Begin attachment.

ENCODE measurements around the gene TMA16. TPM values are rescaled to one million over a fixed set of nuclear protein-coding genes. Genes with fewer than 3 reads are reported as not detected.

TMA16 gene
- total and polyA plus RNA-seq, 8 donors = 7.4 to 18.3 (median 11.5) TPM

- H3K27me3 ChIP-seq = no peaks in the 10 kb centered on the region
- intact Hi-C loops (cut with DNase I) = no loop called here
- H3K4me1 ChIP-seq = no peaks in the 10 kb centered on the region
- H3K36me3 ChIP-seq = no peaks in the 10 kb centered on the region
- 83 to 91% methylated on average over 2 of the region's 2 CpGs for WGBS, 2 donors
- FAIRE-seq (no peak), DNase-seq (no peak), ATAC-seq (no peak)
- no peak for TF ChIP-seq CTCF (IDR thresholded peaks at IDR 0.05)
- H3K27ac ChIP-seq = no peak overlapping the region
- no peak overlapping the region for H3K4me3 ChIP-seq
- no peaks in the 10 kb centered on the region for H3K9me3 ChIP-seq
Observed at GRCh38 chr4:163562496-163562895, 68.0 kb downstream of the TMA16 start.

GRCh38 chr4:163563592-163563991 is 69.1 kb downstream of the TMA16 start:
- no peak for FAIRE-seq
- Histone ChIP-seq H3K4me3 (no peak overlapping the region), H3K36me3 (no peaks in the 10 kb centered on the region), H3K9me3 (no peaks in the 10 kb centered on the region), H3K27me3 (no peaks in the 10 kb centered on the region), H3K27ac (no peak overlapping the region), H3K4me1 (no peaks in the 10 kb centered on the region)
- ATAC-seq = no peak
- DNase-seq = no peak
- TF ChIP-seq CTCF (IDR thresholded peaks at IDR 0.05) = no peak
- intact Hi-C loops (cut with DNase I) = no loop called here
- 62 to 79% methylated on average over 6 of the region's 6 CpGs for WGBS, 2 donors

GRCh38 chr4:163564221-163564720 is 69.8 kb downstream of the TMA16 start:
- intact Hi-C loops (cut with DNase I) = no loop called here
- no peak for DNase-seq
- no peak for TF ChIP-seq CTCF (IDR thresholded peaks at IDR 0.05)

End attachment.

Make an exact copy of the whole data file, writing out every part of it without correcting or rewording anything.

ENCODE measurements around the gene TMA16. TPM values are rescaled to one million over a fixed set of nuclear protein-coding genes. Genes with fewer than 3 reads are reported as not detected.

TMA16 gene
- total and polyA plus RNA-seq, 8 donors = 7.4 to 18.3 (median 11.5) TPM

- H3K27me3 ChIP-seq = no peaks in the 10 kb centered on the region
- intact Hi-C loops (cut with DNase I) = no loop called here
- H3K4me1 ChIP-seq = no peaks in the 10 kb centered on the region
- H3K36me3 ChIP-seq = no peaks in the 10 kb centered on the region
- 83 to 91% methylated on average over 2 of the region's 2 CpGs for WGBS, 2 donors
- FAIRE-seq (no peak), DNase-seq (no peak), ATAC-seq (no peak)
- no peak for TF ChIP-seq CTCF (IDR thresholded peaks at IDR 0.05)
- H3K27ac ChIP-seq = no peak overlapping the region
- no peak overlapping the region for H3K4me3 ChIP-seq
- no peaks in the 10 kb centered on the region for H3K9me3 ChIP-seq
Observed at GRCh38 chr4:163562496-163562895, 68.0 kb downstream of the TMA16 start.

GRCh38 chr4:163563592-163563991 is 69.1 kb downstream of the TMA16 start:
- no peak for FAIRE-seq
- Histone ChIP-seq H3K4me3 (no peak overlapping the region), H3K36me3 (no peaks in the 10 kb centered on the region), H3K9me3 (no peaks in the 10 kb centered on the region), H3K27me3 (no peaks in the 10 kb centered on the region), H3K27ac (no peak overlapping the region), H3K4me1 (no peaks in the 10 kb centered on the region)
- ATAC-seq = no peak
- DNase-seq = no peak
- TF ChIP-seq CTCF (IDR thresholded peaks at IDR 0.05) = no peak
- intact Hi-C loops (cut with DNase I) = no loop called here
- 62 to 79% methylated on average over 6 of the region's 6 CpGs for WGBS, 2 donors

GRCh38 chr4:163564221-163564720 is 69.8 kb downstream of the TMA16 start:
- intact Hi-C loops (cut with DNase I) = no loop called here
- no peak for DNase-seq
- no peak for TF ChIP-seq CTCF (IDR thresholded peaks at IDR 0.05)